I do not know what they have done on the African continent; however, maybe this will be their NEXT target.

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how about: 11 percent on tobacco?

I would suggest the following article contains more accurate figures - dated the day before OP, and note quotes from the same Abdillah Hasan from the Demography Institution of University of Indonesia as OP

Eleven percent on tobacco; maybe mis-heard as eleventy!

Poor families spend more on cigarettes

Irawaty Wardany, The Jakarta Post, Jakarta | Wed, 07/27/2011 6:28 PM

Despite their financial hardships, many poor families in Indonesia prioritize spending on cigarettes rather than on other needs. Six out of 10 poor households report spending on cigarettes.

According to the 2009 National Socio-Economic survey, poor households spent 19 percent of their income on staple foods and 11 percent on tobacco, 2 percent for education and 3 percent on health care.

Ekowati Rahajeng, the Health Ministry director of non-communicable diseases, said the spending habits could be related to the economic conditions that made poor people resort to smoking cigarettes without realizing that spending in cigarettes would only pull them deeper into poverty.

Abdillah Hasan from the Demography Institution of University of Indonesia calculated the potential loss of consuming cigarettes.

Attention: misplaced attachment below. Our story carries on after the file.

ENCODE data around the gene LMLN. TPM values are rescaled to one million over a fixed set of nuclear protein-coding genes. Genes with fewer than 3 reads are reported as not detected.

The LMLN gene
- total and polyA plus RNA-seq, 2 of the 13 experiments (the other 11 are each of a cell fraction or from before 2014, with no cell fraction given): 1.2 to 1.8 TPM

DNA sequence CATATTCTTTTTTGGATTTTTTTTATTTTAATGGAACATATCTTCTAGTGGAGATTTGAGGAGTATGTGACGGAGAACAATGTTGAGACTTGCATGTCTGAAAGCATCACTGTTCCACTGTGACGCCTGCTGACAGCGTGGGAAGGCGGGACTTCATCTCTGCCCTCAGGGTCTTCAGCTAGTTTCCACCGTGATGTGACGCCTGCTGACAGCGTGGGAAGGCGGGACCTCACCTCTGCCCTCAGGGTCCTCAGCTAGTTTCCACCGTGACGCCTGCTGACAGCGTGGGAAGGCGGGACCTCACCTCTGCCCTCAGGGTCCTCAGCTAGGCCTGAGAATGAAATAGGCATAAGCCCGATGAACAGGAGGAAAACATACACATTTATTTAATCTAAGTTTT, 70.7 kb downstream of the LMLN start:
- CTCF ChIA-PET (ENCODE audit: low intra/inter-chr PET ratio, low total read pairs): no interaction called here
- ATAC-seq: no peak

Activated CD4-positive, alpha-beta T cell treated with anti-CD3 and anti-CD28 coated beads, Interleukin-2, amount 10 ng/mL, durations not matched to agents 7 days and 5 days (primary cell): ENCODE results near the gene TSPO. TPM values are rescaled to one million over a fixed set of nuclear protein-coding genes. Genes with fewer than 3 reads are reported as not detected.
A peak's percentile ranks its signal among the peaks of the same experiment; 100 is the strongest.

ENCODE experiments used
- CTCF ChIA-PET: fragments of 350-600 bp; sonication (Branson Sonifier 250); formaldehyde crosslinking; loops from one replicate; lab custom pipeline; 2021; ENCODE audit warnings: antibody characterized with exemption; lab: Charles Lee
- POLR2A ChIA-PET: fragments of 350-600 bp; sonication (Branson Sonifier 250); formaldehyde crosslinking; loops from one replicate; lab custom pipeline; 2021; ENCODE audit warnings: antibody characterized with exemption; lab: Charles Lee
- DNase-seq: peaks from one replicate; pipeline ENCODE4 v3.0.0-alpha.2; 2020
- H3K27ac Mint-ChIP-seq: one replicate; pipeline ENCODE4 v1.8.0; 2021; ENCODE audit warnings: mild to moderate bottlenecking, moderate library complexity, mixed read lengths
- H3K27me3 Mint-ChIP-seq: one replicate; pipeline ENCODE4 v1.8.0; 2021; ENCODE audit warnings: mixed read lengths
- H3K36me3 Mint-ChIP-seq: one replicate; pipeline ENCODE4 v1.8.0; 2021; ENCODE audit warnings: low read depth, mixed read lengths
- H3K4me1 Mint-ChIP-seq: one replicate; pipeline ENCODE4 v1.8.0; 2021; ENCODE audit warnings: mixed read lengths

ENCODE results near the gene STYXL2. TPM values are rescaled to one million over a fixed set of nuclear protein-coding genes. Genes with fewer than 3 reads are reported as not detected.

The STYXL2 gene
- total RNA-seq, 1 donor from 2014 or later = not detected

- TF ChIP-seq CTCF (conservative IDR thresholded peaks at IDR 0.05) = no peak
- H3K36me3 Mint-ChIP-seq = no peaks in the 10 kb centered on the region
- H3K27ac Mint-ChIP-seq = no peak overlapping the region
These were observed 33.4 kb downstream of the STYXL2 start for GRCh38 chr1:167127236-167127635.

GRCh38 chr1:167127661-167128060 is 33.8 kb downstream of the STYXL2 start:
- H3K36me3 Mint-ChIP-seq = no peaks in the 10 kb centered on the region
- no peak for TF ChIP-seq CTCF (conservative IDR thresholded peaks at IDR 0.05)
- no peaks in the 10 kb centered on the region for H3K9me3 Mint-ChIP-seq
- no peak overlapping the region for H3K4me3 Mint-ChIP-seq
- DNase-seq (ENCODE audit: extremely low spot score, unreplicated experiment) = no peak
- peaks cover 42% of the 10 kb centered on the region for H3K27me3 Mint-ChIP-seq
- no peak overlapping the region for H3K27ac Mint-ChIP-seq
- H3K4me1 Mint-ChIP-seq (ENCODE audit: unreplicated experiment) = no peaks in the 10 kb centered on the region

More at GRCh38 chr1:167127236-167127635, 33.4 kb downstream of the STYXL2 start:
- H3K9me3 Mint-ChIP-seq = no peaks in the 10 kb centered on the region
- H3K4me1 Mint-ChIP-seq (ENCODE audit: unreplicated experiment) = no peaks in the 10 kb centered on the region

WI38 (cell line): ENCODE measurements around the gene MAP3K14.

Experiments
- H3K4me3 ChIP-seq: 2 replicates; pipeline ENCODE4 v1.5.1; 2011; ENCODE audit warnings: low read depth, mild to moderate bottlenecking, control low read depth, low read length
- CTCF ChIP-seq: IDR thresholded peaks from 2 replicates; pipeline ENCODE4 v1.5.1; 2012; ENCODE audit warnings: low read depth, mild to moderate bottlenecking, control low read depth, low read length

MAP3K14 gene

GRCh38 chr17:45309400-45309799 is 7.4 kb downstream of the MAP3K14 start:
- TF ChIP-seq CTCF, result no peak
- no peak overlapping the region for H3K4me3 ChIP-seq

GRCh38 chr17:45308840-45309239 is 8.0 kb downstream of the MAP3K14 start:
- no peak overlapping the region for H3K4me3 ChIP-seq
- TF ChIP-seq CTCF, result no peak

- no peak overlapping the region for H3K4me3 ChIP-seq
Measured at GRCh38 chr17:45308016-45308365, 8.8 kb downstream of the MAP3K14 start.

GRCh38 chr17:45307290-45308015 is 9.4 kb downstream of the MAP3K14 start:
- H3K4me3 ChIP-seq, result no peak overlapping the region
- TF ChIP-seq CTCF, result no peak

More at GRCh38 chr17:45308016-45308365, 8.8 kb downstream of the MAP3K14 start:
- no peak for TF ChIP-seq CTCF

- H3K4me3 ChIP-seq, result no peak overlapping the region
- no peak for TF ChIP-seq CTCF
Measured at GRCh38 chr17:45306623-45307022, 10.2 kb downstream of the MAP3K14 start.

"Let's say they consume a pack of cigarettes a day that cost them Rp 10,000 [uS$1.18]. In a month, they will spend Rp 300,000 and Rp 3.65 million in a year," Abdillah said.

He went on, saying that in 10 years they could save Rp 36.5 million, which could be spent on a down payment for a house or pay an admission fee to a university for their children.

Therefore, the institution urged the government to issue cigarette control regulations through, among other methods, increasing the cigarette tax, a total ban on cigarette advertisement, health warnings through pictures printed on the cigarette packs and imposing smoke-free areas.

Edited by Atmos
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They dont hav alcohol to abuse in their culture, so cig's are all they got.

Too bad that their govt is more interested in collecting excise taxes ,instead of making a concerted effort to help the population resist using tobacco. But i guess that can be said in most places in the world.

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.

The academic research was conducted by Abdillah Ahsan, a researcher from state University of Indonesia's Economics Faculty's Demographic Institute, in which it was concluded that around 70 percent of the poorest households' spending was on cigarettes - the second biggest expense after food.

---- If 70% on cigarettes was the 2nd biggest, the 1st biggest must have been 71% or more ----